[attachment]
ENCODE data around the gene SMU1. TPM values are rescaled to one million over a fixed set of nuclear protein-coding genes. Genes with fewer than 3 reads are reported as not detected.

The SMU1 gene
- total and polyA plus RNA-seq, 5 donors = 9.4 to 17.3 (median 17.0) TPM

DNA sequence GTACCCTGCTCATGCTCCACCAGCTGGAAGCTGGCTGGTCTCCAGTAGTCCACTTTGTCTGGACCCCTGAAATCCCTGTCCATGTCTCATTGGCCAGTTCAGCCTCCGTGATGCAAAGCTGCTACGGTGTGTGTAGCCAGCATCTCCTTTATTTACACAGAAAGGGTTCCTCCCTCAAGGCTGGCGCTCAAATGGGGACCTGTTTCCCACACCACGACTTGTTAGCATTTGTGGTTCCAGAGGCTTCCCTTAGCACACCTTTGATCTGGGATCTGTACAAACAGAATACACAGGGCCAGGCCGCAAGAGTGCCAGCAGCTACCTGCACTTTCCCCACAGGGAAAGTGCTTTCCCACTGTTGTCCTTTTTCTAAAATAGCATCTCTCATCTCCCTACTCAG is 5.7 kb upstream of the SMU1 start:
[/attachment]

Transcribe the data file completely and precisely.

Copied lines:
ENCODE data around the gene SMU1. TPM values are rescaled to one million over a fixed set of nuclear protein-coding genes. Genes with fewer than 3 reads are reported as not detected.

The SMU1 gene
- total and polyA plus RNA-seq, 5 donors = 9.4 to 17.3 (median 17.0) TPM

DNA sequence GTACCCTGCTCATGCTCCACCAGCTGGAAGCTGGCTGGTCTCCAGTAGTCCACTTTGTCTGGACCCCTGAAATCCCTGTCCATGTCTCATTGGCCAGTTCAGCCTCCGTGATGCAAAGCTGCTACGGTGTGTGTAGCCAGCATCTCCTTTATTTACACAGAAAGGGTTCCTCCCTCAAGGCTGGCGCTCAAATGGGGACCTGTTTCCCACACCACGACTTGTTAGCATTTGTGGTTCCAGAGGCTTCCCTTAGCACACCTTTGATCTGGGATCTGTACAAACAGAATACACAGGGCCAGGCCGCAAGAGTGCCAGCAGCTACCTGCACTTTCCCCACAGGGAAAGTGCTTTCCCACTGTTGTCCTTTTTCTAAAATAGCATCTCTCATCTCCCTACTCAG is 5.7 kb upstream of the SMU1 start: